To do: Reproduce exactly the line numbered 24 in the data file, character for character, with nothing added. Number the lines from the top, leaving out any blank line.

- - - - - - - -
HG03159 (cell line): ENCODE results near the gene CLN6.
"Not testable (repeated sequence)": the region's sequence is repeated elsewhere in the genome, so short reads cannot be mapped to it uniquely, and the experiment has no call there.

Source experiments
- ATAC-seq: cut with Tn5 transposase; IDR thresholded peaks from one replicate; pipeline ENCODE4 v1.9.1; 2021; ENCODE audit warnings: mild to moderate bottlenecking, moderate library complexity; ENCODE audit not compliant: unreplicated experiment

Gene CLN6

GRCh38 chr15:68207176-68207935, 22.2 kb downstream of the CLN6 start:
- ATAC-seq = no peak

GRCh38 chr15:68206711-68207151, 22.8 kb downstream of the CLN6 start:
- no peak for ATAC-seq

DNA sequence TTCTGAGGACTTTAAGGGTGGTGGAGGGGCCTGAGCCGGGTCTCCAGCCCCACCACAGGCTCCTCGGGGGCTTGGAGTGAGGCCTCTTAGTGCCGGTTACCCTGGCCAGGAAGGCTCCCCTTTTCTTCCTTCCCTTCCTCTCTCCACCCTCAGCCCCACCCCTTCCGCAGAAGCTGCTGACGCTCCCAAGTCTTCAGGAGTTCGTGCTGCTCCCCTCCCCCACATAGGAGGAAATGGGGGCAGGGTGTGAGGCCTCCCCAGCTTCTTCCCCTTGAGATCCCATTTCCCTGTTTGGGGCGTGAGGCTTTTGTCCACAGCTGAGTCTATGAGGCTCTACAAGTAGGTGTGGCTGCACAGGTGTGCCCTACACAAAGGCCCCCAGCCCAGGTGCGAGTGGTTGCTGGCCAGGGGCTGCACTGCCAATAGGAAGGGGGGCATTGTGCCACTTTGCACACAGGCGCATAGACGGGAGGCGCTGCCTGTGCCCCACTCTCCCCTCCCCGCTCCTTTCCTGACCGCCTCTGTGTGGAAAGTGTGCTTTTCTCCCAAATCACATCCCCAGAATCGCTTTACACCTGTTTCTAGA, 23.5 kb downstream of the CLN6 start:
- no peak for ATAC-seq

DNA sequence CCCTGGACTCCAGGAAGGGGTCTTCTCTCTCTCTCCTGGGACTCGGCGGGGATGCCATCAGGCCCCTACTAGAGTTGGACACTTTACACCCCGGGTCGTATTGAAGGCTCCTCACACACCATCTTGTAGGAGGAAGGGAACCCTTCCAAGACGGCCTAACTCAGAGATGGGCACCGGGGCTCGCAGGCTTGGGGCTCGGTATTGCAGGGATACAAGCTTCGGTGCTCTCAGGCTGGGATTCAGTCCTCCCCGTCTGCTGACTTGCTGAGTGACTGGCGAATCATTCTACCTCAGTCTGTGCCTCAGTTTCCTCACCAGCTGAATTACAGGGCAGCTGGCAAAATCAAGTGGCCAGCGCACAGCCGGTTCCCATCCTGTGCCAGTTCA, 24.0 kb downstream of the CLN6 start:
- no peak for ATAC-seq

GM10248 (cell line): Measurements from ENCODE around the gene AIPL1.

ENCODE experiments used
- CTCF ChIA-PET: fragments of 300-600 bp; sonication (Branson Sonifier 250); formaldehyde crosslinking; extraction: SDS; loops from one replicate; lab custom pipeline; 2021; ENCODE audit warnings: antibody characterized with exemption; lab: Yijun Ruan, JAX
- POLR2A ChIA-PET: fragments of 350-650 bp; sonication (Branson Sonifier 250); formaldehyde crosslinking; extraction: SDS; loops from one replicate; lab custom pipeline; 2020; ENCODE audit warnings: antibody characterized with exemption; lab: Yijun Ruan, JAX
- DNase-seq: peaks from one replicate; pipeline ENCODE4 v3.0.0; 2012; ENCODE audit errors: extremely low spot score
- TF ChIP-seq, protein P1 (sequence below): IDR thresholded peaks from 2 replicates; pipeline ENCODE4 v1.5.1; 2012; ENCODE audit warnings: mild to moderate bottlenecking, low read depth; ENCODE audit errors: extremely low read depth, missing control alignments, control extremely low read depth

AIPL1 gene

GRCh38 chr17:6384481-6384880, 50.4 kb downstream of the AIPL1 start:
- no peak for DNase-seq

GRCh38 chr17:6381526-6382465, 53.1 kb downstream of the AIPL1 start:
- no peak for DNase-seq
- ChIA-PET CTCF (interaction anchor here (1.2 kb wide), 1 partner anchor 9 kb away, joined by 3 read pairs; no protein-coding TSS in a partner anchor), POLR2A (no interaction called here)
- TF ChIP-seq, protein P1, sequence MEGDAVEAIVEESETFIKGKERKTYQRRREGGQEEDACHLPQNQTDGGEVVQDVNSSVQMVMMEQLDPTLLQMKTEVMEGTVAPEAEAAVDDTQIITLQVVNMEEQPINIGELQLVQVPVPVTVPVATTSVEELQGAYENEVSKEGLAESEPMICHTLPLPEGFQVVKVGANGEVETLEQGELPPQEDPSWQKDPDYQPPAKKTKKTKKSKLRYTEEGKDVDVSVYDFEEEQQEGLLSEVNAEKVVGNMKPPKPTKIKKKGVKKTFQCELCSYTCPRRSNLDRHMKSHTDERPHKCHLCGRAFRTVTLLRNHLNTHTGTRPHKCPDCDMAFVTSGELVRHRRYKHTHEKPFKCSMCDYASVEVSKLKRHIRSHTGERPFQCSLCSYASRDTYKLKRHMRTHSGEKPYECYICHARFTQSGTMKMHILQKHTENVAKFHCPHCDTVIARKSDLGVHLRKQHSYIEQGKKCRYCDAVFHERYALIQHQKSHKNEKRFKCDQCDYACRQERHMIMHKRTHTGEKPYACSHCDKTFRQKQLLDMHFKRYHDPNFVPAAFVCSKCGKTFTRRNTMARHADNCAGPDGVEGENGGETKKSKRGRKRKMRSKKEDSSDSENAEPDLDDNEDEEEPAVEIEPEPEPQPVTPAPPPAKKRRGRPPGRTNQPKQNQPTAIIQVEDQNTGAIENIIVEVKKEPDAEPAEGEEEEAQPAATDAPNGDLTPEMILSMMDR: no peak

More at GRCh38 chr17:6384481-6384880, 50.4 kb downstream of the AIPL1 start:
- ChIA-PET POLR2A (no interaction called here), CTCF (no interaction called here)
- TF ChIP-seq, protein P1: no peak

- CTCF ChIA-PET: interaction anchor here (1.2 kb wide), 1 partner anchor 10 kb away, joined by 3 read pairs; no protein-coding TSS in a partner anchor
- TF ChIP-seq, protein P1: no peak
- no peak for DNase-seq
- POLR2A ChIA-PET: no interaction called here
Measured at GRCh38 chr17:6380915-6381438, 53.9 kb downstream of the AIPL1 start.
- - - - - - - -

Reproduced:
- no peak for DNase-seq